The last in the starters’ roster was oak moss and truffle toast. In addition to being a great idea, this dish also introduced a little more of the Fat Duck’s technological bent. Mr. Blumenthal has figured out how they make those nifty little Listerine Breath Strips and has co-opted the process to make oak moss strips. See, it turns out that while oak moss may not initially sound delicious, it actually shares several key flavor compounds with black truffles. According to Heston then, this should make them very complimentary. I’m going to go out on a limb and agree.
The fun part of this dish is he doesn’t just want you to taste things; he wants to get all of the senses involved. It starts with the moss breath strip dissolving with a light astringency on your tongue. Then warm water(?) is poured over fresh oak moss that you have previously been encouraged to touch and poke. This sets off some sort of seriously smoky reaction that bathes the whole table in eau de oak moss.
As the last of the vapor dissipated, we shoved the truffle toasts (with tiny slices of radish) into our mouths. Truffleness exploded on our tongues and mossy fragrance ran down the back of our olfactory sensors. The similarity was clear. Wow. It’s neat to be shown things that you almost certainly wouldn’t have discovered for yourself.
Wherez ma feedins?
This marked the end of the food they serve to make you hungry before they serve the real food. I was beginning to wonder if there weren’t more chefs than diners.
The first “real” dish was snail porridge with Joselito ham and shaved fennel. The snails were perfectly cooked and served on a bed of parsley garlic butter puree. The dish was enjoyable, but I couldn’t shake the feeling that it tasted an awful lot like Stouffer's Stuffing or maybe Cup o’ Noodles. Not necessarily in a bad way, but it’s just how I felt. (Girlie: I agree. There was a strong flavor of boullion here (the ham maybe?), though it was still well incorporated, somehow.)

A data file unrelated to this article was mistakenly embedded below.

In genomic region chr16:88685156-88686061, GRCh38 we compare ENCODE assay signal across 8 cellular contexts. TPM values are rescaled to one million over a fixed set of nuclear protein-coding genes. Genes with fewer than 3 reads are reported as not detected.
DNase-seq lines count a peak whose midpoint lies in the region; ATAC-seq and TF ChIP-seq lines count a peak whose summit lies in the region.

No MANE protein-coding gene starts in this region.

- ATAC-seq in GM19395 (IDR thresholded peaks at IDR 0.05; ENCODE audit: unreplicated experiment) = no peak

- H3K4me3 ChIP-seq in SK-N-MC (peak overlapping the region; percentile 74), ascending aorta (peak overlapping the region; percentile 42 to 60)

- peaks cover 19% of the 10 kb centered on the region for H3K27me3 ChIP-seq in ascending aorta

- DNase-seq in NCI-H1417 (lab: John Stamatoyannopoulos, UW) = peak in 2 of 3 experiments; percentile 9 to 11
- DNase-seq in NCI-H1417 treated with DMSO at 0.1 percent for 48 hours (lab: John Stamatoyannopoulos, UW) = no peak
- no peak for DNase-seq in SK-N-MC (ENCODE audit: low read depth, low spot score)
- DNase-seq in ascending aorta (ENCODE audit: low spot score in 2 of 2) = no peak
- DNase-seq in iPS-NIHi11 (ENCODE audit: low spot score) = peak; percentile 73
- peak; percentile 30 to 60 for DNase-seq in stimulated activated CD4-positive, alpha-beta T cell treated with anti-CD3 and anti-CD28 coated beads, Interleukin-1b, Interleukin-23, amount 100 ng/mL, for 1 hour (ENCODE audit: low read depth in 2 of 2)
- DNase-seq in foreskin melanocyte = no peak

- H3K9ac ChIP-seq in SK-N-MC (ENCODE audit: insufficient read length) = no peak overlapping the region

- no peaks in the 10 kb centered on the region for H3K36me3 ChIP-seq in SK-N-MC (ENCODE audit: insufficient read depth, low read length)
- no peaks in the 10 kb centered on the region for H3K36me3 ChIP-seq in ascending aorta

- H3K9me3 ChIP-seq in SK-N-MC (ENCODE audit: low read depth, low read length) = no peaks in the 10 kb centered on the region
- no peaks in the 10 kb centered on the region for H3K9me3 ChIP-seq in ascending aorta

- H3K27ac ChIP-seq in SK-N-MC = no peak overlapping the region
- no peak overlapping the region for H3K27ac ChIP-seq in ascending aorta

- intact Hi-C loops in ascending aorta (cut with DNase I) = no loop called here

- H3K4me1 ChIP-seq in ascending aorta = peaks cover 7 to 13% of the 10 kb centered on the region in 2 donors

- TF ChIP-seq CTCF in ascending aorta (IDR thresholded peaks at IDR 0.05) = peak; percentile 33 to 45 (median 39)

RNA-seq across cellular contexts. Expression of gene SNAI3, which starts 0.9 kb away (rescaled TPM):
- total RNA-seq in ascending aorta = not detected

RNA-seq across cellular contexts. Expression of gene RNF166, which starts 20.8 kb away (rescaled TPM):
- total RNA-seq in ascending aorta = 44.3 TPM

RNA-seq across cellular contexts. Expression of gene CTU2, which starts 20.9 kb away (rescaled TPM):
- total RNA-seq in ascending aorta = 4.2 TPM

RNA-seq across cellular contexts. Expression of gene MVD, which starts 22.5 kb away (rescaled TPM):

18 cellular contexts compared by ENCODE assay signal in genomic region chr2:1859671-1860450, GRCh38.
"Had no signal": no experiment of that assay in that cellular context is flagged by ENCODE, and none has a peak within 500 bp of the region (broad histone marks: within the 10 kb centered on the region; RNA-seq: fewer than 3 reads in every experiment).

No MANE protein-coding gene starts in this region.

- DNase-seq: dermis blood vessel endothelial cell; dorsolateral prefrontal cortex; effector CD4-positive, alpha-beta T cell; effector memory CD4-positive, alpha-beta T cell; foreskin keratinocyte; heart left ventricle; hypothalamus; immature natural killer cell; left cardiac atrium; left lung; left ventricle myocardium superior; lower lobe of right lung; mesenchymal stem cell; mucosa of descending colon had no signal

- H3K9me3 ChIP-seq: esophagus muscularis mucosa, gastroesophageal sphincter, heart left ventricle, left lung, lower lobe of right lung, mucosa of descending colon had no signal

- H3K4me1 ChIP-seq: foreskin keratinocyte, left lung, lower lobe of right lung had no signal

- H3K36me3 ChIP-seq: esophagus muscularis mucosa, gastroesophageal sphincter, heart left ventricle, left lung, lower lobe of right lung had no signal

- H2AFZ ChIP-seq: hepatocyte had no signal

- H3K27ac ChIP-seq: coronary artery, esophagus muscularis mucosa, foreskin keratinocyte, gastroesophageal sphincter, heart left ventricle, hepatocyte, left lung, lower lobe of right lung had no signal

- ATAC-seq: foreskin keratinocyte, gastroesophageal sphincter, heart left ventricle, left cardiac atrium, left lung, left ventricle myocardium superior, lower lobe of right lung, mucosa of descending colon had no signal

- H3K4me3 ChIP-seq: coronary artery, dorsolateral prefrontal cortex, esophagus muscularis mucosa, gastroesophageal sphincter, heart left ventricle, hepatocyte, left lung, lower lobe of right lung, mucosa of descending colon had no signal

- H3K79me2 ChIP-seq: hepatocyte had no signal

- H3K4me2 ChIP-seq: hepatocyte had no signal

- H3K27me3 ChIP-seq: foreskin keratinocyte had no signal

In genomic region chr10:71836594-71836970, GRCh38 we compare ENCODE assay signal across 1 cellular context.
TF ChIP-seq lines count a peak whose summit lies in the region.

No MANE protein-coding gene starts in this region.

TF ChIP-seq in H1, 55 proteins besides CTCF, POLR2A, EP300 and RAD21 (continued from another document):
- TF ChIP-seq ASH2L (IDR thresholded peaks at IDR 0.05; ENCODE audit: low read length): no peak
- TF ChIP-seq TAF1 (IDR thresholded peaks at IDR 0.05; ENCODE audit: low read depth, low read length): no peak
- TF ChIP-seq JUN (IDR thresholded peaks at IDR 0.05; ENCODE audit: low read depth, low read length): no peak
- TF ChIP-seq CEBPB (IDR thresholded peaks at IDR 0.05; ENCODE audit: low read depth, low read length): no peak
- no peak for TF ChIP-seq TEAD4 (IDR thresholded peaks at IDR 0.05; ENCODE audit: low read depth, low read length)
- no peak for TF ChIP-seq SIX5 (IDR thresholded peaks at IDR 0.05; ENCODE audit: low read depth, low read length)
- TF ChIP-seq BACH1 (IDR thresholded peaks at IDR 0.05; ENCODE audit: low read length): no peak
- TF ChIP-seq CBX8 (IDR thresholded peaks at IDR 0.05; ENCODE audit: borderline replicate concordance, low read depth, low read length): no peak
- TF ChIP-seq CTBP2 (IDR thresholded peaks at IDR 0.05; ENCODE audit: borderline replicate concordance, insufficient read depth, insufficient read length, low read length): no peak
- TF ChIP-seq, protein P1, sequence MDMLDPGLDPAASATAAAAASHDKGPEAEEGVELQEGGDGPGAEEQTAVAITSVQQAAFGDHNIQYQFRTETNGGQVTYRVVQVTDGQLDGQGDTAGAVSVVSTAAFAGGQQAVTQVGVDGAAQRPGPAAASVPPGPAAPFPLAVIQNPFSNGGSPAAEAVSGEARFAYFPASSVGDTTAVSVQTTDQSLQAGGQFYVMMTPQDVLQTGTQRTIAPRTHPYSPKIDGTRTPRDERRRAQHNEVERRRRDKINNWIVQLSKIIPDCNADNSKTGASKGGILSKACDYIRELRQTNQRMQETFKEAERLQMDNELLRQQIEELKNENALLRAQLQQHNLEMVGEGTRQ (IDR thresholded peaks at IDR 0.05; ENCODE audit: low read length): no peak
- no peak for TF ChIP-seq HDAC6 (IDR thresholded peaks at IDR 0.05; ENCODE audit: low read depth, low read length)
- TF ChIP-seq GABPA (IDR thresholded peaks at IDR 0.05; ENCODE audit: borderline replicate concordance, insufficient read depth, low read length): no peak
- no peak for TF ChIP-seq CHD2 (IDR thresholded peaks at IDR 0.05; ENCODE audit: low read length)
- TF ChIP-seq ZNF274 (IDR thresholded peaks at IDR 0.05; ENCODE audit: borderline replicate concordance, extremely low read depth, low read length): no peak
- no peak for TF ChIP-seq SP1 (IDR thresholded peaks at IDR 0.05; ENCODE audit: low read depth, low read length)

After the snails came a roast foie gras with almond gel, cherry and chamomile. This was possibly one of the best things I’ve ever eaten. The liver, cherry and almond combinations were just amazing. The chamomile powder added a great floral note but also a real richness of flavor. The chives and shaved almond really added to the texture spectrum, highlighting just how creamy smooth the foie gras and gels were. More please.
The Fat Duck is a small place and fully packed it’s a little on the loud side. It didn’t help that at this point in the meal, some very intoxicated woman a few tables away started yelling things like, “You’re mean! Shhhh! We need more champagne! Shut up!” It wasn’t totally distracting, but I found myself quickly wishing that she would take her own advice.